Trump’s lawyers say he is not under criminal investigation even though they have no way of knowing and the claim is difficult to believe. Robert Mueller was appointed special counsel after fired FBI Director James B. Comey disclosed the president asked him to drop the investigation of former National Security Adviser Michael Flynn – an act that is arguably obstruction of justice. And now there are reports Mueller is investigating the Trump Jr. meeting.

All of this lying and misleading is in the last 10 days alone. Before that Trump lied about President Barack Obama tapping Trump tower, about millions of illegal voters for Clinton, and of course there was the big lie that was a cornerstone of his campaign – that Obama wasn’t born in the United States.

One might have thought Trump would take a vacation from his refrain about the “dishonest” mainstream media and “fake news” as his son was the source of the documents about the Russia meeting. But there’s no stopping this president who tweeted a day later, “Remember, when you hear the words ‘sources say’ from the Fake Media, often times those sources are made up and do not exist.”

And this week, when the media disclosed that Trump and Russian President Vladimir Putin had an undisclosed meeting on the side of the G-20 summit – in which Trump spoke to Putin through the Kremlin interpreter – Trump complained bitterly “The Fake News is becoming more and more dishonest!”

Some of conservative commentators finally have lost patience. Last week Fox’s Chris Wallace said any fair-minded citizen should worry “about the fact that we were repeatedly misled about what this meeting concerned.” And Fox anchor Shepard Smith told Wallace, “Why is it lie after lie after lie? … My grandmother used to say … Oh what a tangled web we weave when first we practice to deceive. The deception, Chris, is mind-boggling.”

Then this week the Wall Street Journal editorial page called for “radical transparency” criticizing the Trumps for having “created the appearance of a conspiracy that on the evidence Don Jr. lacks the wit to concoct. And they handed their opponents another of the swords that by now could arm a Roman legion…. Denouncing leaks as ‘fake news’ won’t wash as a counter-strategy beyond the President’s base, as Mr. Trump’s latest 36 percent approval rating shows.” The brutal realities of Washington, the Journal warned, will “destroy Mr. Trump, his family and their business reputation unless they change their strategy toward the Russia probe.”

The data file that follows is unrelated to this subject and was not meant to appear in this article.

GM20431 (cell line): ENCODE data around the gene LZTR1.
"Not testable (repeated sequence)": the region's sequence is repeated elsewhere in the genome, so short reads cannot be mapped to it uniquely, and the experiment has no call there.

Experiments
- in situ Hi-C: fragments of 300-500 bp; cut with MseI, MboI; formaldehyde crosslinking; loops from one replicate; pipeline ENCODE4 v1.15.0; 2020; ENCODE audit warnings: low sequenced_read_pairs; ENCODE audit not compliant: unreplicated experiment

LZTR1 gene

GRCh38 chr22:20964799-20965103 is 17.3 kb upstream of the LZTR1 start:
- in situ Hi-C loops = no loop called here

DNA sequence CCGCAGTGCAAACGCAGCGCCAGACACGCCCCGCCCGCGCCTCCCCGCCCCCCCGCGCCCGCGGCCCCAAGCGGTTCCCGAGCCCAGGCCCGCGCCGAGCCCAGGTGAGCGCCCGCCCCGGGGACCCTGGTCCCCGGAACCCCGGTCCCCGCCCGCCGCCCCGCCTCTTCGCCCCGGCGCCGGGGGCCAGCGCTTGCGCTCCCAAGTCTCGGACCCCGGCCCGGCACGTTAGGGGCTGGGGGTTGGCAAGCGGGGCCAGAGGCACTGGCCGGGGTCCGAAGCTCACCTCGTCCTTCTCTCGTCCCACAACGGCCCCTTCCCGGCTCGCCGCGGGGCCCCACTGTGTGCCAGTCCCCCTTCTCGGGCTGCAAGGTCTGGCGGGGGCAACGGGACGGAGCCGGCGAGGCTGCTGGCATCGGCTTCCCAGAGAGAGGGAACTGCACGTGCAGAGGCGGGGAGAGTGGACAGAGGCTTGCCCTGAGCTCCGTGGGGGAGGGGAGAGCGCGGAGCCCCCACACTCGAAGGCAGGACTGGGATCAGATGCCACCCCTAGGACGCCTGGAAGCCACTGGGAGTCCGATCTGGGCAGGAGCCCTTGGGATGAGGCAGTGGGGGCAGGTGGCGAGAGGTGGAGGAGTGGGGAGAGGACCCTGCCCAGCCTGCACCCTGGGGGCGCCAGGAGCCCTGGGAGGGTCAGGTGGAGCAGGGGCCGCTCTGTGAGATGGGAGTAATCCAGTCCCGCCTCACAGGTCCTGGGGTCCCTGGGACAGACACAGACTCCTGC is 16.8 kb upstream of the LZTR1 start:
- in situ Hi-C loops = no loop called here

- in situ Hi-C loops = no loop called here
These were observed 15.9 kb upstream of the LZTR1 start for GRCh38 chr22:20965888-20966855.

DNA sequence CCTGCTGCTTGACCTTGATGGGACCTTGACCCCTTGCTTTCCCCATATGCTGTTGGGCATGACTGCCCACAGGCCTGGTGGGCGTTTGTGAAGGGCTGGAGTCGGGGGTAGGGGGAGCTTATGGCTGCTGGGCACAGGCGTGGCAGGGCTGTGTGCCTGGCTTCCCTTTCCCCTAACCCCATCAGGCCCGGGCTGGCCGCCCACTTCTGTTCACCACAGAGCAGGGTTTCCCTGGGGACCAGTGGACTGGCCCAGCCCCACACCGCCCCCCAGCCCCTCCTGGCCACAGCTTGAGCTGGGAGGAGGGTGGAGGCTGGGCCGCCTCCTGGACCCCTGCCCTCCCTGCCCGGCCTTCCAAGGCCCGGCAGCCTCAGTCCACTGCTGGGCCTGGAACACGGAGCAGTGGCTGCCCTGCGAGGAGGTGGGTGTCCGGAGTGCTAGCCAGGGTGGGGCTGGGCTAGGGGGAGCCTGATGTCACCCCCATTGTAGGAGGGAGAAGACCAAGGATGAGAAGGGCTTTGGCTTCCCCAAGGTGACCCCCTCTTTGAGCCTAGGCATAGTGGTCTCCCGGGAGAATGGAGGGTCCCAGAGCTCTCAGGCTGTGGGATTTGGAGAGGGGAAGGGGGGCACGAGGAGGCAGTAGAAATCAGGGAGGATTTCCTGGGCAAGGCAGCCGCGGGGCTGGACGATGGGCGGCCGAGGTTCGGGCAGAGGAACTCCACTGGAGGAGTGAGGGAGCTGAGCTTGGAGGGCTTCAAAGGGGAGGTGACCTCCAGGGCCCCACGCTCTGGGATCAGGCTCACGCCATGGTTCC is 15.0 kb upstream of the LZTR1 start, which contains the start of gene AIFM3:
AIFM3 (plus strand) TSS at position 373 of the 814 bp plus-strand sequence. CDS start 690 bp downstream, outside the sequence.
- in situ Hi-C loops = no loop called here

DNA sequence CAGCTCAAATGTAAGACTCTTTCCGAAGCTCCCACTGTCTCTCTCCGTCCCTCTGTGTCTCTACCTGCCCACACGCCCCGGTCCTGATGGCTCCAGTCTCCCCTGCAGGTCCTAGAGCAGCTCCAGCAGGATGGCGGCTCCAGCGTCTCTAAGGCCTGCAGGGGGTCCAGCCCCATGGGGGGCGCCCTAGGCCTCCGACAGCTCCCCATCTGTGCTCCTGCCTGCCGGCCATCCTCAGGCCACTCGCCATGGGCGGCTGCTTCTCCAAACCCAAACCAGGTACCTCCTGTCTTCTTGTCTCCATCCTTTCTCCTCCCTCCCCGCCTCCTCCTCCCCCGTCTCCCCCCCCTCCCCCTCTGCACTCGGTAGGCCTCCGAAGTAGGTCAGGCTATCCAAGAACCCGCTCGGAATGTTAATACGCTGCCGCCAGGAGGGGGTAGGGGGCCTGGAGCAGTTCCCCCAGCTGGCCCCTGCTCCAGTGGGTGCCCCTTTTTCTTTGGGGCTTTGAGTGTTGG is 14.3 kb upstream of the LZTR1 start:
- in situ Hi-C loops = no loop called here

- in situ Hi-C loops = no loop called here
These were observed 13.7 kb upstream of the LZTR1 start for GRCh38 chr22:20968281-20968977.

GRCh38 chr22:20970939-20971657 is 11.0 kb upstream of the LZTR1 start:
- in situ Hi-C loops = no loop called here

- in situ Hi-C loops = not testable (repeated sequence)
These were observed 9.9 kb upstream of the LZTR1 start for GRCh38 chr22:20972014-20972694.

It is true that a PPP poll shows more than half of Trump’s supporters think Trump Jr. never met with the Russians, even though he admits it. But Trump’s low approval ratings show the lies have had a cost. As Trump’s overall approval rating has slipped, the percentage of strong Trump supporters has declined while the percentage of strong opponents has grown.

It will take months for Mueller to complete his investigation, but it isn’t too soon to say this presidency is imperiled.

The biggest bombshell: ‘I love it.’

opinion

by William H. Freivogel

The New York Times’ story about Donald Trump Jr.’s enthusiastic reaction to the prospect of getting dirt from Russia on Hillary Clinton is the biggest bombshell among the many big newspaper disclosures published during the first six months of the Trump presidency.

Since the Russian scandal began, Trump has insisted that it was “fake news” and that there had been no collusion between the campaign and the Russians.

Now comes proof his son enthusiastically agreed to meet with a Russian lawyer last summer to get “ultra sensitive” information on Hillary Clinton after he was told explicitly the information was “part of Russia and its government’s support for Mr. Trump.”

If the letter had been sent to Trump Jr. as part of an FBI sting, it couldn’t have been written more clearly:  Russia was trying to elect the presumptive Republican nominee and was ready to give Trump and his father damaging information about the Democrat.